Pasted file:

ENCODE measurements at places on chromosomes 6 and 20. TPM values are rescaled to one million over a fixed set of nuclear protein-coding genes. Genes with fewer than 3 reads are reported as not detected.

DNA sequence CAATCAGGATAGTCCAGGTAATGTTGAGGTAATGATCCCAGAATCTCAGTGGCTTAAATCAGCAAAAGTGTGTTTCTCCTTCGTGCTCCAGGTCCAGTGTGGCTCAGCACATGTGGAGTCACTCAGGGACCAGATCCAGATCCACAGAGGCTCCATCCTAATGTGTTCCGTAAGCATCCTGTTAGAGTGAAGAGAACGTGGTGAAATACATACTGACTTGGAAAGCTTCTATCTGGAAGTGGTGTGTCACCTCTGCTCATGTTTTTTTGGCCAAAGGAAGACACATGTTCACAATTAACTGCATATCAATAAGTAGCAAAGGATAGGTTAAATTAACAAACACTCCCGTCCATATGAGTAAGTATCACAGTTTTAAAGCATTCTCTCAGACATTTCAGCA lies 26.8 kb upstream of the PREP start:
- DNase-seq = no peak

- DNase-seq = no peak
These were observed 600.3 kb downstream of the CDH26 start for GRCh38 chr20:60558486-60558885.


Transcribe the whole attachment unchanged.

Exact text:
ENCODE measurements at places on chromosomes 6 and 20. TPM values are rescaled to one million over a fixed set of nuclear protein-coding genes. Genes with fewer than 3 reads are reported as not detected.

DNA sequence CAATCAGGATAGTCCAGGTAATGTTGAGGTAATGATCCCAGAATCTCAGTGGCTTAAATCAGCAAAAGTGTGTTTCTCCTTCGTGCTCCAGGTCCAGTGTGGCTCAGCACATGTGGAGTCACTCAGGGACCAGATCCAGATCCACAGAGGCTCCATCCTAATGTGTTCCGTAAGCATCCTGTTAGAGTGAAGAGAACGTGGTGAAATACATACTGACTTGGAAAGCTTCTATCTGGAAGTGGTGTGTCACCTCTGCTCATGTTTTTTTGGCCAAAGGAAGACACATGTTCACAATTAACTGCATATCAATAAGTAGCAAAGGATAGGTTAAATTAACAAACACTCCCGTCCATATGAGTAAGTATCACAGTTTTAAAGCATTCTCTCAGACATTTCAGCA lies 26.8 kb upstream of the PREP start:
- DNase-seq = no peak

- DNase-seq = no peak
These were observed 600.3 kb downstream of the CDH26 start for GRCh38 chr20:60558486-60558885.